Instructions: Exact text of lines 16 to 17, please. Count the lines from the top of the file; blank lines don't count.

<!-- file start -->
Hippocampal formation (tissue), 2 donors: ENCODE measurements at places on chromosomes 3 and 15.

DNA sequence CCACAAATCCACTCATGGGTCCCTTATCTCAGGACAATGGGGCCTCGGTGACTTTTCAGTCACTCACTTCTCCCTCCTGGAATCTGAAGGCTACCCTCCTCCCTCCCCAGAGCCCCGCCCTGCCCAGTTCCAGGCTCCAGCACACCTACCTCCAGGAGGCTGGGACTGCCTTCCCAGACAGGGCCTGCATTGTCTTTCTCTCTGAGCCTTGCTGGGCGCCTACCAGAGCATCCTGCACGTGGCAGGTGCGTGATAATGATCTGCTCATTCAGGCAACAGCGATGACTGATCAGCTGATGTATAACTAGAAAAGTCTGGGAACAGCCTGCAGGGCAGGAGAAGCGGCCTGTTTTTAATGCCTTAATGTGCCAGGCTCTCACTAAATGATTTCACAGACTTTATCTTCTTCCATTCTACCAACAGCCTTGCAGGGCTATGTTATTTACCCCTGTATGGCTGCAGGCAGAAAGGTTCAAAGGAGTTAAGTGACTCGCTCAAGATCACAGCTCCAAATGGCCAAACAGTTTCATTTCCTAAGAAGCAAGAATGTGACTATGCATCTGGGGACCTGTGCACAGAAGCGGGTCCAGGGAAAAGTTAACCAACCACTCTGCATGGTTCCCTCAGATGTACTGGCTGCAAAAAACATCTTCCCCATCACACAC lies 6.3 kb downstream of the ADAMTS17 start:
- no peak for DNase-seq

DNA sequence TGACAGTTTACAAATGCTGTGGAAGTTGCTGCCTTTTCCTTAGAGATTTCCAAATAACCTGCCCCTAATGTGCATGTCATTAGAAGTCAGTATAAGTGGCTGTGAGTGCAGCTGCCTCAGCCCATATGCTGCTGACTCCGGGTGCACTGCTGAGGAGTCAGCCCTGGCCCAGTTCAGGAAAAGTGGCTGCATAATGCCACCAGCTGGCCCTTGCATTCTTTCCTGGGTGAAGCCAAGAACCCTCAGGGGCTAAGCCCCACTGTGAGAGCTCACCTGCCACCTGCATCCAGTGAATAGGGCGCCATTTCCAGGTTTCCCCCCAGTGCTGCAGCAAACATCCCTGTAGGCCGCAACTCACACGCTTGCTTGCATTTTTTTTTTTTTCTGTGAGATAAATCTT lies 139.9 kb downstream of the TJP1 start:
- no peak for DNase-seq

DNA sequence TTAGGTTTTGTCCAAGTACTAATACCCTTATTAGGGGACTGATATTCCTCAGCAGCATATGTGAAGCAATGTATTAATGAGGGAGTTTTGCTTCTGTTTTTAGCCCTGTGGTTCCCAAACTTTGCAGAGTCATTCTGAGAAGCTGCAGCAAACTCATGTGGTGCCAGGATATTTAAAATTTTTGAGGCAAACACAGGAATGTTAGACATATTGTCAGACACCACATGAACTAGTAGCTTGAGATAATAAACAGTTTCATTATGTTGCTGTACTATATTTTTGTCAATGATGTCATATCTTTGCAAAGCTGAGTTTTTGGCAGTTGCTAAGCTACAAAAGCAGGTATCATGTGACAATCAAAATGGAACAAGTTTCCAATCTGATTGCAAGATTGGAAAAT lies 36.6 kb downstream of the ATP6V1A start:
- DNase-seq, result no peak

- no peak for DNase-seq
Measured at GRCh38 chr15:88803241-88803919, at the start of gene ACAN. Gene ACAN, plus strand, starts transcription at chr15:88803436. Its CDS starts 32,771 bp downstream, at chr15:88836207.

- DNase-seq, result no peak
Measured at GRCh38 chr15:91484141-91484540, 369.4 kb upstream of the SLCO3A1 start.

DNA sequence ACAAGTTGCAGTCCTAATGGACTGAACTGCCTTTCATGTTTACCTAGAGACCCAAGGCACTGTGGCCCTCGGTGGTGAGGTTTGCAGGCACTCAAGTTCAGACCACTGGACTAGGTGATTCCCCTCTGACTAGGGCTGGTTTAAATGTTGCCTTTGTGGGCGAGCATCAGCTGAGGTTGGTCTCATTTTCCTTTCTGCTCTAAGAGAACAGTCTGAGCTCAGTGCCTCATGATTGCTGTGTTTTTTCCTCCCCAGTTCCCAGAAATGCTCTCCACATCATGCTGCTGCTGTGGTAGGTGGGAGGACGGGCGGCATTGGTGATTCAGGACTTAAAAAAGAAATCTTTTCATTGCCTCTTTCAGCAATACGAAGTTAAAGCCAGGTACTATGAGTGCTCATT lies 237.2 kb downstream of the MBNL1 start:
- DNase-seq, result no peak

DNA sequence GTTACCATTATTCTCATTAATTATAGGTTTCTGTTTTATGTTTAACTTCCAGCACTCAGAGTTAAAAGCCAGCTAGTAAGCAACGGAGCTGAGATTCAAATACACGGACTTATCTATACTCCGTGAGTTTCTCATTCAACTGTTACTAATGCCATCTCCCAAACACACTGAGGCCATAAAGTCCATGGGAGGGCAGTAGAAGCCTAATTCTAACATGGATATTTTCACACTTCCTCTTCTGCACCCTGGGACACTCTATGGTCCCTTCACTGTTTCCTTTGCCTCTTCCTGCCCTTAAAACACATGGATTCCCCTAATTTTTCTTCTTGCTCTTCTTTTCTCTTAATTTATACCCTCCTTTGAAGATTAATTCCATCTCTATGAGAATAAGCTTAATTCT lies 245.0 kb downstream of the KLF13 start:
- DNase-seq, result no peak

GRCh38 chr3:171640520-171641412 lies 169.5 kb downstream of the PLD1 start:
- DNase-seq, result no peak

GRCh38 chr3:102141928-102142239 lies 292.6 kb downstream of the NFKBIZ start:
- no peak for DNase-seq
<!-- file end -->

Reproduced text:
GRCh38 chr3:171640520-171641412 lies 169.5 kb downstream of the PLD1 start:
- DNase-seq, result no peak